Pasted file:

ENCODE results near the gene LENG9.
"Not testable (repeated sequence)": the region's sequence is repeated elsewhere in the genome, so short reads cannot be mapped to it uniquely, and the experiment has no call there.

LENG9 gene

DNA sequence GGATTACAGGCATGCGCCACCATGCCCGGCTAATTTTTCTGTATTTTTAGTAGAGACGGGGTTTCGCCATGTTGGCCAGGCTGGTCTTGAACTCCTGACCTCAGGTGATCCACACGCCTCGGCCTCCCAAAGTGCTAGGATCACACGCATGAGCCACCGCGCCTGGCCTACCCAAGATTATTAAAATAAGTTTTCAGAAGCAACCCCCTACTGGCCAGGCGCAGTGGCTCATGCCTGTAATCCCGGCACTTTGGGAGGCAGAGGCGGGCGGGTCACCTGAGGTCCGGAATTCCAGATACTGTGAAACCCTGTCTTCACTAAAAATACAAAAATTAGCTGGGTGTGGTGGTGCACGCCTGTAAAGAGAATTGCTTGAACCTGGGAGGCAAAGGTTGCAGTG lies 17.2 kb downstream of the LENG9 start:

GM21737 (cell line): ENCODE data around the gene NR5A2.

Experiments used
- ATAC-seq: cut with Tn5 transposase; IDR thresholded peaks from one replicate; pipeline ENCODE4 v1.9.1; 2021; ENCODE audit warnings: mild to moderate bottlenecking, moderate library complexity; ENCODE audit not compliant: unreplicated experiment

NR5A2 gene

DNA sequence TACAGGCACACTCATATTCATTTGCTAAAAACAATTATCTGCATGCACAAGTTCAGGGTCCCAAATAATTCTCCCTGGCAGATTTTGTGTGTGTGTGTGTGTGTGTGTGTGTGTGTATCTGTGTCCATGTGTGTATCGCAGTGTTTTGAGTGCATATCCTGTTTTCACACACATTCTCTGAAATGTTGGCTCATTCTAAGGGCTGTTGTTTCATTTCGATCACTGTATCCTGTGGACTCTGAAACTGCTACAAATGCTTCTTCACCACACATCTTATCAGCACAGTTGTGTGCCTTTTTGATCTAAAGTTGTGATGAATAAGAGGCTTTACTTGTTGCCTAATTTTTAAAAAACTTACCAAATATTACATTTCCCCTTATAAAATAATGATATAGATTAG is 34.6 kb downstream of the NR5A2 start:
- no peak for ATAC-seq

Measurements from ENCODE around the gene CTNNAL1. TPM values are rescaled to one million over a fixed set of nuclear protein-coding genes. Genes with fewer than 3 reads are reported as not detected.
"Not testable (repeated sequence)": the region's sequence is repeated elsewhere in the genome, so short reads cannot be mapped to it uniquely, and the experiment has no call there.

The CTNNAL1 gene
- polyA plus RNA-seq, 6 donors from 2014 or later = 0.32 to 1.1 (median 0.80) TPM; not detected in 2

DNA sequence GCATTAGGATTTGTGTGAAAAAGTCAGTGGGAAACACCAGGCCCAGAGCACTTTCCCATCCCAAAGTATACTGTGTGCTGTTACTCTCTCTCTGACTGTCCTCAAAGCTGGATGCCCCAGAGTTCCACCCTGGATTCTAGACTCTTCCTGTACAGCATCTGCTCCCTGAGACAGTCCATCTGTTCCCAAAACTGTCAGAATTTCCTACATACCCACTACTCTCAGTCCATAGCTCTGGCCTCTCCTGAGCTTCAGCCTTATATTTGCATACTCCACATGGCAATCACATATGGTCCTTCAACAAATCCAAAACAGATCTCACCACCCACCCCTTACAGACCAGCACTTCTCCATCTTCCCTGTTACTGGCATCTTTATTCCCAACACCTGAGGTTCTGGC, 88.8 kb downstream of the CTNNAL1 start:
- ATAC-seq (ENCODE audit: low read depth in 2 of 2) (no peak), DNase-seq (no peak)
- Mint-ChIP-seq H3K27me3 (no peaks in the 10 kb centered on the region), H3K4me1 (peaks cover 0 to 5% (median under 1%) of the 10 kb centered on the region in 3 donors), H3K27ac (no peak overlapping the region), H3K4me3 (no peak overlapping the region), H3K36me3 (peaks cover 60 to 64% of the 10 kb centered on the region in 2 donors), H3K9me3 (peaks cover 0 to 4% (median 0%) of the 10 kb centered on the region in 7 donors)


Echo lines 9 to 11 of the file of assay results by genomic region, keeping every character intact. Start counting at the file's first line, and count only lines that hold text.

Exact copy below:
DNA sequence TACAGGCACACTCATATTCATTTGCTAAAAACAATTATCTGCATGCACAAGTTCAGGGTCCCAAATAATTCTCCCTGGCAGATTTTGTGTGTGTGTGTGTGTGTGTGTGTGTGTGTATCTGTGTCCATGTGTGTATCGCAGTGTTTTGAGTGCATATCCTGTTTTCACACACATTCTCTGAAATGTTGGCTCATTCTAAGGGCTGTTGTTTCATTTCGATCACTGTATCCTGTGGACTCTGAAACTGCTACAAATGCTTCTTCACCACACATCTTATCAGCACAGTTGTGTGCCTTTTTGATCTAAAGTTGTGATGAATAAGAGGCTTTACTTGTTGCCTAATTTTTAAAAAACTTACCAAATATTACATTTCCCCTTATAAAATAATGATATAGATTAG is 34.6 kb downstream of the NR5A2 start:
- no peak for ATAC-seq

Measurements from ENCODE around the gene CTNNAL1. TPM values are rescaled to one million over a fixed set of nuclear protein-coding genes. Genes with fewer than 3 reads are reported as not detected.